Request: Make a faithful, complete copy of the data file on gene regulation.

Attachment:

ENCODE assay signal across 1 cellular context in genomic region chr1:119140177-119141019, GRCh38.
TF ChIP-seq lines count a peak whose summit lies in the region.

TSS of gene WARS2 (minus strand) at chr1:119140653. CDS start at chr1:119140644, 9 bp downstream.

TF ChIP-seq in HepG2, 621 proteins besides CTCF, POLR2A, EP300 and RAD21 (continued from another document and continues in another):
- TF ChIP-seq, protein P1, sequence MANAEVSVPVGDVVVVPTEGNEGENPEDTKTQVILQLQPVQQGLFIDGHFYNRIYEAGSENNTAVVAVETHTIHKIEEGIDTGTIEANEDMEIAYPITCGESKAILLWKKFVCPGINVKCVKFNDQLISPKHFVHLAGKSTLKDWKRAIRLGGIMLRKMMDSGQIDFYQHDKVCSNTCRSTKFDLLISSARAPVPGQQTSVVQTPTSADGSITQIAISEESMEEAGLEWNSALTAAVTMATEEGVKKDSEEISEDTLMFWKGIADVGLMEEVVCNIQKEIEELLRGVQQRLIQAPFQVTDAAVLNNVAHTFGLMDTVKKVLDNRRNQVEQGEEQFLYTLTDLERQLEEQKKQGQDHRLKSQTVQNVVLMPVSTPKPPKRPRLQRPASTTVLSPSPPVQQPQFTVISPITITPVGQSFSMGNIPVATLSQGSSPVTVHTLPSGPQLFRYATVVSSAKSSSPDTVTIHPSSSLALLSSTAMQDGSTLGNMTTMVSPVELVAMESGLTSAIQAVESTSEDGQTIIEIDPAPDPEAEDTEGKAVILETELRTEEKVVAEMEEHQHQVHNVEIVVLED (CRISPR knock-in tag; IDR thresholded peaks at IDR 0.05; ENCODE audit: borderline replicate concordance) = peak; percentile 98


ENCODE assay signal across 1 cellular context in genomic region chr1:119140177-119141019, GRCh38.
TF ChIP-seq lines count a peak whose summit lies in the region.

TSS of gene WARS2 (minus strand) at chr1:119140653. CDS start at chr1:119140644, 9 bp downstream.

TF ChIP-seq in HepG2, 621 proteins besides CTCF, POLR2A, EP300 and RAD21 (continued from another document and continues in another):
- TF ChIP-seq, protein P1, sequence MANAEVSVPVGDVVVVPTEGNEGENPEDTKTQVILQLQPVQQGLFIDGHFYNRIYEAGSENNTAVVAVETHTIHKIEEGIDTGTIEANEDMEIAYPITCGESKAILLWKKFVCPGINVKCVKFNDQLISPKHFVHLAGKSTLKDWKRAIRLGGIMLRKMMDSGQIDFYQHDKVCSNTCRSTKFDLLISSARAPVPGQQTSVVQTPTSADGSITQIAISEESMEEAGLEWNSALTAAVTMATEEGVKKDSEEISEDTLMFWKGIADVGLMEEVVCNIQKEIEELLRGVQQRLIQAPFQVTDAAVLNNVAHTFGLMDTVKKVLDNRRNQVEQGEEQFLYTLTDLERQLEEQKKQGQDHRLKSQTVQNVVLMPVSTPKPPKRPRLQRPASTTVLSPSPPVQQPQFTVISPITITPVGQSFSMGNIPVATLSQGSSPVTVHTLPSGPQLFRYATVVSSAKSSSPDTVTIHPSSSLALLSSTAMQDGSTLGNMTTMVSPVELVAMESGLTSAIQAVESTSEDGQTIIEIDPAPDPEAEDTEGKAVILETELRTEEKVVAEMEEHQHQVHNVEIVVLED (CRISPR knock-in tag; IDR thresholded peaks at IDR 0.05; ENCODE audit: borderline replicate concordance) = peak; percentile 98